Hunting for OHV trails: An Intern's Tale

by Emma Gosser

As I stood in the middle of a dusty dirt road looking out across the Crooked River National Grasslands, I wondered how on earth I was going to find illegal ATV trails on this vast desert expanse. Though I knew there was enormous environmental importance to this landscape, to my untrained eyes there was nothing but sage, dirt, juniper and the occasional bird that flew across the skyline. Or so I thought. I soon discovered it was not hard to find illegal trails at all. They are everywhere. 

Illegal OHV trail heading into Wilderness

As part of my internship with Oregon Wild, I surveyed Off-Highway Vehicle (OHV) trail systems  in the high desert of central Oregon. The goal of this hot, dusty exercise was to gather evidence to help fight a Forest Service proposal for an ATV trail system that would cut right through the heart of the Ochoco Mountains. There is rampant illegal motorized traffic on the Ochoco National Forest, yet the Forest Service claims that if a designated ATV  trail system were in place, there would no longer be a problem of illegal ‘user-created’ trails criss-crossing the forest.  Part of my job was to prove them wrong. 
 
I thought finding illegal trails in the dry summer would be a difficult task. I assumed the dry dust in the grasslands would blow over the tire marks thus concealing all but the most devastating or fresh tracks. Boy was I wrong.  As I drove, biked, or walked many road miles I would frequently find the evidence I was looking for; deep ruts in the earth where ATV’s had turned off in search of a new adventure. These user created trails were everywhere, open wounds of dead dry grass and sagebrush that lacerated the landscape. These wounds will turn into scars that will not heal for years. I soon realized how delicate this ecosystem is, for one reckless user could leave a lasting imprint.
 


 
Illegal spur trail at Henderson Flat

After the Crooked River National Grasslands, I surveyed the Henderson Flat and Millican OHV areas, hopeful that the ATV users there would recreate responsibly and stay on the designated route. What I found did not reflect my hopes. Branching off curves and trail intersections were dozens of illegal trails. Managers of the area even tried cutting down trees or putting up closed tape to block people from going off trail. Instead, people just went around the trees or ripped right through the tape. Recent tire tracks bypassing a sign saying “AREA CLOSED - OHVs ARE PERMITTED ON DESIGNATED ROUTES ONLY,” made me incredibly sad for this place. Henderson Flat OHV area has 18 miles of maintained trails. Within just a small section of this 18-mile trail system, I found many illegal trails that were obvious to my untrained eye. If this user group ignores the rules here, how can we expect them to respect the rules elsewhere? Will designating the Ochoco Summit OHV trails system really be different?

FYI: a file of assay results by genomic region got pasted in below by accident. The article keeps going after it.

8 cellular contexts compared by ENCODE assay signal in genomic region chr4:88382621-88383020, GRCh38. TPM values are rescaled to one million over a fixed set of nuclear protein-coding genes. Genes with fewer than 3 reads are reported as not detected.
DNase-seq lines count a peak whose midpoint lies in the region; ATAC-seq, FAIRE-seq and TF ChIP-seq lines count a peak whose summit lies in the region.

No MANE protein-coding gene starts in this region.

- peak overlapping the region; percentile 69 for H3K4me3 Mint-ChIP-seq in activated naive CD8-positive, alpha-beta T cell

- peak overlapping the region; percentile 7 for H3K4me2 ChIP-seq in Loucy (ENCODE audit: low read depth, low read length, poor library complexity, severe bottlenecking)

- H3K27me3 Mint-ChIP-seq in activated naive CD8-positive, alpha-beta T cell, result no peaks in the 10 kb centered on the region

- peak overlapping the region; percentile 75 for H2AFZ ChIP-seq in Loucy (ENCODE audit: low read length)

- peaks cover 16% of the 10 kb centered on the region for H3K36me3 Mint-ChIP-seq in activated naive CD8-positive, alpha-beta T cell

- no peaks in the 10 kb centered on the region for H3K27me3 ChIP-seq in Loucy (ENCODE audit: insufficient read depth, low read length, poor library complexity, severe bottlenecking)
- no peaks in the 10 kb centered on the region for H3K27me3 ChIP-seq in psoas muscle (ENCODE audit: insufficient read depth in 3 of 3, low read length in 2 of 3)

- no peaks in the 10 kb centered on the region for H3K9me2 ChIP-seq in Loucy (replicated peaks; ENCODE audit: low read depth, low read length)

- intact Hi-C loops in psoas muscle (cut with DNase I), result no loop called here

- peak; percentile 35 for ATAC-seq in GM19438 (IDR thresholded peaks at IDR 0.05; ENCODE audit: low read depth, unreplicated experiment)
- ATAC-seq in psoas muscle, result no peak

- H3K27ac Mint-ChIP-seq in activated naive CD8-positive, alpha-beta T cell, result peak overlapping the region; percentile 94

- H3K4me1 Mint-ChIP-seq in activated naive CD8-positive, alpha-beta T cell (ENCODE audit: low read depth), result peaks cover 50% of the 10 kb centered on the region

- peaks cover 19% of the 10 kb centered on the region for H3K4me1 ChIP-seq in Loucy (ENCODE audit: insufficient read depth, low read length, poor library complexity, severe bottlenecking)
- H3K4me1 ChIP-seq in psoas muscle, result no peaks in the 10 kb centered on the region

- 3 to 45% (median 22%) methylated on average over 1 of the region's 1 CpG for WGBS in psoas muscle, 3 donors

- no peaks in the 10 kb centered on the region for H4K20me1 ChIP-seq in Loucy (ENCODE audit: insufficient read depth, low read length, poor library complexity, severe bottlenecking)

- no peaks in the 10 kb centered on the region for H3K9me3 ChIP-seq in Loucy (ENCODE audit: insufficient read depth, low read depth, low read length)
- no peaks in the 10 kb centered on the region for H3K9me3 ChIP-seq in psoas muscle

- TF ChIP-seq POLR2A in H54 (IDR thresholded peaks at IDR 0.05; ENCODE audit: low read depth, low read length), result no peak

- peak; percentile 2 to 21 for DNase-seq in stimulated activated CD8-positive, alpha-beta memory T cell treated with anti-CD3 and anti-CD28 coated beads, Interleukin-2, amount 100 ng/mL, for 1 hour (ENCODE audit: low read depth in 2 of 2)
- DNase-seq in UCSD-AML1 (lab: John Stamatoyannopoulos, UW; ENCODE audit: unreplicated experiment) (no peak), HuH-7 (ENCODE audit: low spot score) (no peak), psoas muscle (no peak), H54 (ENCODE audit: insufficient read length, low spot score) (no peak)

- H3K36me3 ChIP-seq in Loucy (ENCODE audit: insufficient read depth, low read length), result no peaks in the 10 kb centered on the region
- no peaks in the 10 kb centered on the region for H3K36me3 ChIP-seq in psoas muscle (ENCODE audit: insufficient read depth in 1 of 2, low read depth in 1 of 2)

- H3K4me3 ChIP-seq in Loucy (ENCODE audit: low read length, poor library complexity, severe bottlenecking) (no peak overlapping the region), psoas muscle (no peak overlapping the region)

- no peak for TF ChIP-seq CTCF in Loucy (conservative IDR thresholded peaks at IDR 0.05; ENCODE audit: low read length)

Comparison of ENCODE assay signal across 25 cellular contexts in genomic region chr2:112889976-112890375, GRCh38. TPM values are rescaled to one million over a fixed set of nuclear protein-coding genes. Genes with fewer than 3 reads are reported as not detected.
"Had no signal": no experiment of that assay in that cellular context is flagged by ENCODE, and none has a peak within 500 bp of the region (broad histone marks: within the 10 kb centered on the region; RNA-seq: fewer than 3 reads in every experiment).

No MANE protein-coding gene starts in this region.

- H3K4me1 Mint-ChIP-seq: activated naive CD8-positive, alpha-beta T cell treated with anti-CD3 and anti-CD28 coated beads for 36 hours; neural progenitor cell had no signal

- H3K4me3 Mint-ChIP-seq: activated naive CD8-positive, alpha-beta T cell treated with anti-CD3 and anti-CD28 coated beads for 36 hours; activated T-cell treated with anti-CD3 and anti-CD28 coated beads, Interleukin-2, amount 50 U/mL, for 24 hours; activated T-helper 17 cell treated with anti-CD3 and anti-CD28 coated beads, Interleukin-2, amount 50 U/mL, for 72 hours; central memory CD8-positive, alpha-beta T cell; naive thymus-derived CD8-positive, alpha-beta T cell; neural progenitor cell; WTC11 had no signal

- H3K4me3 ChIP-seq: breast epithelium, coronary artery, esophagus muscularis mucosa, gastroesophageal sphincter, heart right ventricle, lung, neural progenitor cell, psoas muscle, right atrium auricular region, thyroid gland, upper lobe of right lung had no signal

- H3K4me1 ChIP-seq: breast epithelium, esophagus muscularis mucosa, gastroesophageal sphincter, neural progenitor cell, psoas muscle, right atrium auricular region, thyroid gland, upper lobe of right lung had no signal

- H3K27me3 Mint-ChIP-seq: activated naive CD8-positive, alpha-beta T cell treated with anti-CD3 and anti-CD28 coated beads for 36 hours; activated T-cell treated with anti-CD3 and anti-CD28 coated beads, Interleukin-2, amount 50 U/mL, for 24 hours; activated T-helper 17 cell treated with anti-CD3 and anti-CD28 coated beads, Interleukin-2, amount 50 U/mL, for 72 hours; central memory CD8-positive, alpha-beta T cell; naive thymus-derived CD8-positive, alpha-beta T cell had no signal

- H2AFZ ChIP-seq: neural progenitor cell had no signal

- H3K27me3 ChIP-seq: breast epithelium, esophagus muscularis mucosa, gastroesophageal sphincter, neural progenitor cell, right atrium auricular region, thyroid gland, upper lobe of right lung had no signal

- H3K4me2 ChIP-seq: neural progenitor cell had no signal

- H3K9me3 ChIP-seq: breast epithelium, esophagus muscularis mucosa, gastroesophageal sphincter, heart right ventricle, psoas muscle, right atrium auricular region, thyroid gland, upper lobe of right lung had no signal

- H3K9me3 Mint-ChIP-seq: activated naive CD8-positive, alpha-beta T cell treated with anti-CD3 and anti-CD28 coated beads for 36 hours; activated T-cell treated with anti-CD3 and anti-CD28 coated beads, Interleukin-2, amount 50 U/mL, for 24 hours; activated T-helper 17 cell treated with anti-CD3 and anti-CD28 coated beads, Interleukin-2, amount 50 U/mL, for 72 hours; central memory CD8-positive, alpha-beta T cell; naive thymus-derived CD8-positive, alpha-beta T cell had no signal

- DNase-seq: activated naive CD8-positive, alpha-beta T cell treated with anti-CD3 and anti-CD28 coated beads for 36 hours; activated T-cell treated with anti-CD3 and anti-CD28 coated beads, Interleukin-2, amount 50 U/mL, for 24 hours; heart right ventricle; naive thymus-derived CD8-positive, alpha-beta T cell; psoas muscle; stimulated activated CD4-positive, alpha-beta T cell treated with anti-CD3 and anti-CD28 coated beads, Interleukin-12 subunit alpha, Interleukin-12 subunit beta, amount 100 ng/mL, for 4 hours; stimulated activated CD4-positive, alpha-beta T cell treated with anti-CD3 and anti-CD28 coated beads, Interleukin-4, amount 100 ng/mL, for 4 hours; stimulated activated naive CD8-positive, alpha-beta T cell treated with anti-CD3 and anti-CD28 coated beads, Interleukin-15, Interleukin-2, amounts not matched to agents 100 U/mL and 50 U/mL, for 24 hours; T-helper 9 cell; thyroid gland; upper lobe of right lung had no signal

Rewarding this user group that blatantly breaks the rules with new trails through the heart of our beloved Ochoco National Forest and through the proposed Ochoco Mountains National Recreation Area is wrong. There is plenty of motorized access on our public lands. In central Oregon there are nearly 1,000 miles of designated trail miles on various sites. The Deschutes and Ochoco National Forests have a combined total of over 9,000 miles of mixed-use open roads to ride their heart outs on. To put that in perspective, if one was to drive for two weeks straight 24 hours a day at an average speed of 25 mph (the ATV speed limit on Oregon’s beaches) one would not be able to finish all the open roads and trails in central Oregon alone.  

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Illegal roads have proliferated from established trail systems like a festering wound.  If more trails are built, more illegal trails will be created. We should not incentivize new illegal trails. Instead, we need to protect this land for clean water, wildlife, and quiet recreation. 
  
I was born and raised in Oregon. I took this internship to help protect the land I love. Before this internship, like many Oregonians, I believed that Oregon’s natural areas were well protected.  As I have witnessed through the surveying of roads for illegal trails, our natural areas need our help. I spent the summer hiking through the Ochoco Mountains old growth forests, taking in the solitude and beauty of the area.  Before this internship I hardly knew where the Ochocos were, now they are one of my favorite places in Oregon. The Ochocos now more than ever need to be protected against this kind of high impact use.

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